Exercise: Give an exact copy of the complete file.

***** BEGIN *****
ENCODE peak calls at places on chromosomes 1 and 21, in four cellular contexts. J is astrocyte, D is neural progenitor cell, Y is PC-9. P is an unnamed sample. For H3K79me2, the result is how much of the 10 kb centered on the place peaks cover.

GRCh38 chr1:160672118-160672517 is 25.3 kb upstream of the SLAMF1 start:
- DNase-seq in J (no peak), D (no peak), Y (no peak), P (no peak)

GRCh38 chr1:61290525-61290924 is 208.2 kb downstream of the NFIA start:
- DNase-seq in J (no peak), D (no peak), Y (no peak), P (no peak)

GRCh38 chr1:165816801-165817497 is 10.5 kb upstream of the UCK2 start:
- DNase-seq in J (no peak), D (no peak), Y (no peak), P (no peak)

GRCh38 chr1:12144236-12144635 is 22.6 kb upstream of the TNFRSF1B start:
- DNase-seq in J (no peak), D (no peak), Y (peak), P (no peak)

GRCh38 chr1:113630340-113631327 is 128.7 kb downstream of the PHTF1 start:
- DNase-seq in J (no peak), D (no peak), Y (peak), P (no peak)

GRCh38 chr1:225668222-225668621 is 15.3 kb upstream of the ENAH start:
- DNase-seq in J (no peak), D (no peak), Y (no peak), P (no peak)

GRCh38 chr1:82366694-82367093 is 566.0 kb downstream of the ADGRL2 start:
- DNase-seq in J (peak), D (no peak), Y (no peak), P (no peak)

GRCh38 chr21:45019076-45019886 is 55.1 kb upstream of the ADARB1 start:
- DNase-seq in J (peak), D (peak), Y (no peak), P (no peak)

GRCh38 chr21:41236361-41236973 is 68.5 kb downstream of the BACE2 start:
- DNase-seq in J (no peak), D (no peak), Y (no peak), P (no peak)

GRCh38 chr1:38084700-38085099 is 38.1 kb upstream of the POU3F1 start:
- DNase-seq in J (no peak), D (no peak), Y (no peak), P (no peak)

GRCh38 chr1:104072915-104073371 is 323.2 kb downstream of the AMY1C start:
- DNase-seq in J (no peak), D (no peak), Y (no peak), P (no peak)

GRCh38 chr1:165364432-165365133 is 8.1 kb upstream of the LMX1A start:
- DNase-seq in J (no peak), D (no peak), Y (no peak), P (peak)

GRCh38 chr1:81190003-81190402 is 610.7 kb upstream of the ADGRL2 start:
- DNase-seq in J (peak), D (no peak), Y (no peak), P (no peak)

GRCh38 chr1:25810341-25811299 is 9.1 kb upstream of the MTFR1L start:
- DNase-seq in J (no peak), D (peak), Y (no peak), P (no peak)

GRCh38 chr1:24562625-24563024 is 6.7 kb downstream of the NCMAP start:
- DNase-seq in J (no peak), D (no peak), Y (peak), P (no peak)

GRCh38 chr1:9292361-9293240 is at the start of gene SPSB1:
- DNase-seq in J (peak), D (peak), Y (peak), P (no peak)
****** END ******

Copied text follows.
ENCODE peak calls at places on chromosomes 1 and 21, in four cellular contexts. J is astrocyte, D is neural progenitor cell, Y is PC-9. P is an unnamed sample. For H3K79me2, the result is how much of the 10 kb centered on the place peaks cover.

GRCh38 chr1:160672118-160672517 is 25.3 kb upstream of the SLAMF1 start:
- DNase-seq in J (no peak), D (no peak), Y (no peak), P (no peak)

GRCh38 chr1:61290525-61290924 is 208.2 kb downstream of the NFIA start:
- DNase-seq in J (no peak), D (no peak), Y (no peak), P (no peak)

GRCh38 chr1:165816801-165817497 is 10.5 kb upstream of the UCK2 start:
- DNase-seq in J (no peak), D (no peak), Y (no peak), P (no peak)

GRCh38 chr1:12144236-12144635 is 22.6 kb upstream of the TNFRSF1B start:
- DNase-seq in J (no peak), D (no peak), Y (peak), P (no peak)

GRCh38 chr1:113630340-113631327 is 128.7 kb downstream of the PHTF1 start:
- DNase-seq in J (no peak), D (no peak), Y (peak), P (no peak)

GRCh38 chr1:225668222-225668621 is 15.3 kb upstream of the ENAH start:
- DNase-seq in J (no peak), D (no peak), Y (no peak), P (no peak)

GRCh38 chr1:82366694-82367093 is 566.0 kb downstream of the ADGRL2 start:
- DNase-seq in J (peak), D (no peak), Y (no peak), P (no peak)

GRCh38 chr21:45019076-45019886 is 55.1 kb upstream of the ADARB1 start:
- DNase-seq in J (peak), D (peak), Y (no peak), P (no peak)

GRCh38 chr21:41236361-41236973 is 68.5 kb downstream of the BACE2 start:
- DNase-seq in J (no peak), D (no peak), Y (no peak), P (no peak)

GRCh38 chr1:38084700-38085099 is 38.1 kb upstream of the POU3F1 start:
- DNase-seq in J (no peak), D (no peak), Y (no peak), P (no peak)

GRCh38 chr1:104072915-104073371 is 323.2 kb downstream of the AMY1C start:
- DNase-seq in J (no peak), D (no peak), Y (no peak), P (no peak)

GRCh38 chr1:165364432-165365133 is 8.1 kb upstream of the LMX1A start:
- DNase-seq in J (no peak), D (no peak), Y (no peak), P (peak)

GRCh38 chr1:81190003-81190402 is 610.7 kb upstream of the ADGRL2 start:
- DNase-seq in J (peak), D (no peak), Y (no peak), P (no peak)

GRCh38 chr1:25810341-25811299 is 9.1 kb upstream of the MTFR1L start:
- DNase-seq in J (no peak), D (peak), Y (no peak), P (no peak)

GRCh38 chr1:24562625-24563024 is 6.7 kb downstream of the NCMAP start:
- DNase-seq in J (no peak), D (no peak), Y (peak), P (no peak)

GRCh38 chr1:9292361-9293240 is at the start of gene SPSB1:
- DNase-seq in J (peak), D (peak), Y (peak), P (no peak)